How YouTube backs its future stars

Before Grace Helbig had her own talk show on E!, she was a self-made marquee name on YouTube. Same for comedy duo Smosh, now stars of their own movie. YouTube, in an effort to continue growing its platform with more content and viewers (and the revenue that comes with both), wants to have a more proactive hand in discovering the next Helbig and Smosh.

Its annual “NextUp” program, for example, is designed to find and support up-and-coming video stars. Those who are selected to the NextUp program receive a $2,500 voucher for production equipment as well as a spot in a week-long creator “boot camp” held at a YouTube Space, where they are coached by production experts on how to shoot high-quality videos. Additionally, these creators get one-on-one mentorship from NextUp graduates as well as three months of support from YouTube’s content partnerships team on the best ways to grow their audience on the platform.

“NextUp is about shining a spotlight on fast-rising creators on the platform,” said Sara Mormino, director of YouTube global content operations. This year, the NextUp program plans to select up to 360 YouTube channels from around the world. The program is currently running in the U.S. and U.K., but will soon expand to Tokyo, Sao Paulo, Berlin, Paris, Toronto and Mumbai. YouTube has production facilities — called “YouTube Spaces” — in each of these cities.

To be sure, creators interested in NextUp first have to demonstrate an ability to grow an audience on YouTube: Applicants need to have between 10,000 and 100,000 subscribers in order to be considered for the program. Other requirements include being an official YouTube channel partner (which means ads are turned on for the channel); being in good standing (no strikes against the channel for copyright violations); and having posted at least three videos to the channel in the last 90 days.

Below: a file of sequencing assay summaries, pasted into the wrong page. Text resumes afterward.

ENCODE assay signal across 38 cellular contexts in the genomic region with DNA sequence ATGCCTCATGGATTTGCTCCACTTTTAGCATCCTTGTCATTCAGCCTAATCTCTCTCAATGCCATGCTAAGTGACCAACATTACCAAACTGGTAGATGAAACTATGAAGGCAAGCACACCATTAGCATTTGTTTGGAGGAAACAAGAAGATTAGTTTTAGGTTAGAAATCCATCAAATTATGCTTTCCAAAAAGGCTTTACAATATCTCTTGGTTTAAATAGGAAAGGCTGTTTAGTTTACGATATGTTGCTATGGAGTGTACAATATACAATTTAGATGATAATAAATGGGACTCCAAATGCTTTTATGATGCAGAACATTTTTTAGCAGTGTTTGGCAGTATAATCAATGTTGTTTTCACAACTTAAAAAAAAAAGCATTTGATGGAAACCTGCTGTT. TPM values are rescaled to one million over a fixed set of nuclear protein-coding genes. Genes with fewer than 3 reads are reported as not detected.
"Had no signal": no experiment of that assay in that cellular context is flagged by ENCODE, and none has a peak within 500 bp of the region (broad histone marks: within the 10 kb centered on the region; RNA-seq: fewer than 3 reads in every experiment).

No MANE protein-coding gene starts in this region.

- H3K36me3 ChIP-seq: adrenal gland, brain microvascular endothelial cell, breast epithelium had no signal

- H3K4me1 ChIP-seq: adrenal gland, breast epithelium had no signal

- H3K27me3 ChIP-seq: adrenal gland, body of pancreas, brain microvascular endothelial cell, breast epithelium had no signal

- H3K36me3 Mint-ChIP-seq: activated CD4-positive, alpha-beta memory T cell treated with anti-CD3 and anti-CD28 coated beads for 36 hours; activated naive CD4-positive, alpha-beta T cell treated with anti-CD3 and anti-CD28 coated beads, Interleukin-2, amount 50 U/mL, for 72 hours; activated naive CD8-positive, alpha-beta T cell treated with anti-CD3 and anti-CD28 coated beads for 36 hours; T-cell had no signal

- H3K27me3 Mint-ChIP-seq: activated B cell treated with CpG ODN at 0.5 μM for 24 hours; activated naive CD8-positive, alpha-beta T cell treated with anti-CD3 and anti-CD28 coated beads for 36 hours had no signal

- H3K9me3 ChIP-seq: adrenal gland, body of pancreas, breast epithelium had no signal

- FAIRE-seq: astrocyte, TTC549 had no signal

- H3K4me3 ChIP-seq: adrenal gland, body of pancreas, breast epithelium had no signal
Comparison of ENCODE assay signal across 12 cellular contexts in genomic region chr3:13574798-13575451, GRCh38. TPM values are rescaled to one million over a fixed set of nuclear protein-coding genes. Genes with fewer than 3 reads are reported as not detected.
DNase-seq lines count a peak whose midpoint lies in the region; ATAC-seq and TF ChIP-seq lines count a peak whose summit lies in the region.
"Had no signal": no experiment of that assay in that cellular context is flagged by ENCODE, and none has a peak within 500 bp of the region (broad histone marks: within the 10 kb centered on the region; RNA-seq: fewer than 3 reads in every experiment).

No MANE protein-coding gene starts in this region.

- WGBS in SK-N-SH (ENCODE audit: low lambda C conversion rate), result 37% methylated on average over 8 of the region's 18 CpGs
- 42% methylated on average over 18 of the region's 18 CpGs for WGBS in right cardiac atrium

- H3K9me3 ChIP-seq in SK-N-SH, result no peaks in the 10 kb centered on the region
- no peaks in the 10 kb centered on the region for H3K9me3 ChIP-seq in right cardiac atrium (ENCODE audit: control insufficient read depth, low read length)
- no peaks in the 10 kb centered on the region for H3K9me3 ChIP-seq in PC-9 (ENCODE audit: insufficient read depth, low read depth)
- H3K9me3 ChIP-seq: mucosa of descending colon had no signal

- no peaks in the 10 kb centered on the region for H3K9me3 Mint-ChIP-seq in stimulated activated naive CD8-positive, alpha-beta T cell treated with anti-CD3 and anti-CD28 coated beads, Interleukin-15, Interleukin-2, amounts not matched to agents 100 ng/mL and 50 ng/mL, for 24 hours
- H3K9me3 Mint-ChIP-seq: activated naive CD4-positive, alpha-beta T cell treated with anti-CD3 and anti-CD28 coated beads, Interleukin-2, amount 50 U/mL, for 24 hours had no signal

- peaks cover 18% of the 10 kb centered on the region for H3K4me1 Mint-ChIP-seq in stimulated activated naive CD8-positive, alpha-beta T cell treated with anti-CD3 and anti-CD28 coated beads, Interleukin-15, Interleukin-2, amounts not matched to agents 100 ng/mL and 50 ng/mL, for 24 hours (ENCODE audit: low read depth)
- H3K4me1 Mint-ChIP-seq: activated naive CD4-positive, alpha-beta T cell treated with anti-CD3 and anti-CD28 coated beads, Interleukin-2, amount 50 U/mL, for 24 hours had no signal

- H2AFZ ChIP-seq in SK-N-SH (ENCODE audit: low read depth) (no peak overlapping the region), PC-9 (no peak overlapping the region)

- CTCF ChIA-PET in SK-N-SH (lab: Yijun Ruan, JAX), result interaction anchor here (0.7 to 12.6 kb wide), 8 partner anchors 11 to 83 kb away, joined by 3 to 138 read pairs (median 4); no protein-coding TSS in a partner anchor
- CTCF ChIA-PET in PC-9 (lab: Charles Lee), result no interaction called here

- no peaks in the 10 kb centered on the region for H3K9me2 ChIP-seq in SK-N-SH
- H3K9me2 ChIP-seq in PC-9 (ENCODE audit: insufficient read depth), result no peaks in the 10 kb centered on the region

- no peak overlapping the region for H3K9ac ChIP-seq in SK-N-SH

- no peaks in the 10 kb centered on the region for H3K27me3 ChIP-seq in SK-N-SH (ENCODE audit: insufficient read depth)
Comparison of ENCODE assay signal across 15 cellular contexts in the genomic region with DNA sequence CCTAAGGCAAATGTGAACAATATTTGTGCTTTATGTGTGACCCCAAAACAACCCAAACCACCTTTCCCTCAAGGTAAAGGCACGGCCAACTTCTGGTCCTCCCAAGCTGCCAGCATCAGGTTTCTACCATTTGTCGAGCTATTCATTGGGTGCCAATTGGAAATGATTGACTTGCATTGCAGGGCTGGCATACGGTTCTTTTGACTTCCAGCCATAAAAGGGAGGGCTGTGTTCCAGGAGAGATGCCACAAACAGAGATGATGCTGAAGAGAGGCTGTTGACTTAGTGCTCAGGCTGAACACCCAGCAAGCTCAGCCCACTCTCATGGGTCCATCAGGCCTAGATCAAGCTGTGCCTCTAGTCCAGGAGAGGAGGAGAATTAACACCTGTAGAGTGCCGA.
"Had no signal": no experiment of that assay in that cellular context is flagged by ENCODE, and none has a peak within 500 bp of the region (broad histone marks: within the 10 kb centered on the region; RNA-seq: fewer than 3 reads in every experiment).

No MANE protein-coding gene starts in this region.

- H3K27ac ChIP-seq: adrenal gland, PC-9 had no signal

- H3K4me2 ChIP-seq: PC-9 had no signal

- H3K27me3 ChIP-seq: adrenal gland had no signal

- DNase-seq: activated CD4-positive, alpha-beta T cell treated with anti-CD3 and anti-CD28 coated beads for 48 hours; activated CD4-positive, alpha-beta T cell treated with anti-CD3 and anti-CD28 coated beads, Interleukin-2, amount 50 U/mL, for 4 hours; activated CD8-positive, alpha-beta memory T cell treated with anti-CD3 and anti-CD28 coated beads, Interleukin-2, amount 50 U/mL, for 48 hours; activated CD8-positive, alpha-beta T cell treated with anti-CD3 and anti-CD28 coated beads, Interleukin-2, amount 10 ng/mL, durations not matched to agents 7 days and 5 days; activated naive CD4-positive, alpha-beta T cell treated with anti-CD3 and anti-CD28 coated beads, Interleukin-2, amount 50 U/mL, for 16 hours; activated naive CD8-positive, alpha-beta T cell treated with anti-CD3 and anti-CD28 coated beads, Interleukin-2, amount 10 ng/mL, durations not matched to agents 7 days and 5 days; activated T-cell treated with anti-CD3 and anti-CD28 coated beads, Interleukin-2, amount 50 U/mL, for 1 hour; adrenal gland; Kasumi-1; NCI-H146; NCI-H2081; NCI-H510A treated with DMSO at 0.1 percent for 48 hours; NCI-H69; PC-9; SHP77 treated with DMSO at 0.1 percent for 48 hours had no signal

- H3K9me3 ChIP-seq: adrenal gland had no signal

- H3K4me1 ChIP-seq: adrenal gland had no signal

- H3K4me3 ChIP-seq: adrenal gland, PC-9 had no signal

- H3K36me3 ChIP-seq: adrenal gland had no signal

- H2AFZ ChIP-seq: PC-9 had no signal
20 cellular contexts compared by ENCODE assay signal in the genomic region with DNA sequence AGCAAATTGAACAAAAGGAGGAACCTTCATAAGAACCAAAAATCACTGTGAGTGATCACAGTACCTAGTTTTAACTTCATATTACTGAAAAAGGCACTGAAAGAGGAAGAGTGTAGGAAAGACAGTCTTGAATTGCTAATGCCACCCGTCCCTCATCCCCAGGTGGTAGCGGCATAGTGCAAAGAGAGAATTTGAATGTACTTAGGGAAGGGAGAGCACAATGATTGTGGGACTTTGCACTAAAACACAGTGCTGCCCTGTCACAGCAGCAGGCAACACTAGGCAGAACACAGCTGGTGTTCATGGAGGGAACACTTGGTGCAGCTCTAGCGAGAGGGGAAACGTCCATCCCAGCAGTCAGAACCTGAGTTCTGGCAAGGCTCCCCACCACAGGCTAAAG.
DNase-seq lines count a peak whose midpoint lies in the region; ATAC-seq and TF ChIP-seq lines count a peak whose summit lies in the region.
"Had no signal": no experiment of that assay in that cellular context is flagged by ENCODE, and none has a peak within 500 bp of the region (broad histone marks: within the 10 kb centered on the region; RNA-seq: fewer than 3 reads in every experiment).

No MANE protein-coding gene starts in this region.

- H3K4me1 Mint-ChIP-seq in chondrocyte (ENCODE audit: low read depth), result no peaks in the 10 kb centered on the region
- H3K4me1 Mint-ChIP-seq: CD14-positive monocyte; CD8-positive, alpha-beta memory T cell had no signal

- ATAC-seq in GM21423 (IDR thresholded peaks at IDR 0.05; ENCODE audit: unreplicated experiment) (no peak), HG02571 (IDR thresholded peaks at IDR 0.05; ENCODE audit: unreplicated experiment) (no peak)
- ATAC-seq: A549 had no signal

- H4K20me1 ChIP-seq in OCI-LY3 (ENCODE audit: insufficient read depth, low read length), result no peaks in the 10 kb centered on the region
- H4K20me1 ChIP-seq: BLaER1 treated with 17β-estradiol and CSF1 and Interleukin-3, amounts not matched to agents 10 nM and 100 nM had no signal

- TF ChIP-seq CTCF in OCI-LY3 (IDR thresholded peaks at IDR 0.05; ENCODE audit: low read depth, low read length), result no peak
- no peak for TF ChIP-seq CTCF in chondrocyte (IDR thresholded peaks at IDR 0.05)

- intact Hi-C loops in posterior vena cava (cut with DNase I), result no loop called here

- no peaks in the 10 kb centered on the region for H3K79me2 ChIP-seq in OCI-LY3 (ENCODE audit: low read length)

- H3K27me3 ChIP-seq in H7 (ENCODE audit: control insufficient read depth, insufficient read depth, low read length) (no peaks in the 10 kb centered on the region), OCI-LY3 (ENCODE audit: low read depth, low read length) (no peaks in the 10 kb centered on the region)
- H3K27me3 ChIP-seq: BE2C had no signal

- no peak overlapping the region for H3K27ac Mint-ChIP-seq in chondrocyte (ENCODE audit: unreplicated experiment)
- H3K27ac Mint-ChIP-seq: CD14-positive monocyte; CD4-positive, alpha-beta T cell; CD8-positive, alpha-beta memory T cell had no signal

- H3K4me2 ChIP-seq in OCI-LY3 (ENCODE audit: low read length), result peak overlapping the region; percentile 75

“We’re specifically targeting channels between 10,000 and 100,000 subscribers because we think we can have the biggest impact on creators who are on the verge of finding their niche and becoming sustainable,” said Mormino.

YouTube has a core team of a dozen people “spanning multiple international offices and job functions” devoted to the NextUp program, she added.

NextUp is part of a broader effort by YouTube to play a supporting role in jump-starting the careers of its homegrown talent. For emerging stars that don’t live close to a YouTube Space, the company has the YouTube Creator Academy, which offers educational content and audience development videos in 20 different languages.

For bigger names like Freddie Wong and Lilly Singh, the company has been running marketing campaigns to draw attention to their channels. With the launch of YouTube Red, it’s also spending big bucks on original series featuring some of these stars.

These efforts are doubly important now that YouTube has more competition for eyeballs. Facebook, Snapchat and Instagram are all growing in video, and many YouTubers are active on those platforms as well. YouTube’s pitch is that it’s still the only place to earn significant revenue. But to do that, creators need an audience big enough to attract ad spend.

“It’s in everyone’s mutual self-interest to build this ecosystem in a way that generates more revenue for everyone concerned,” said Chris Dorr, executive director of the Global Online Video Association. “Creators are very important to YouTube’s success, and should be treated accordingly.”

Image via Gage Skidmore

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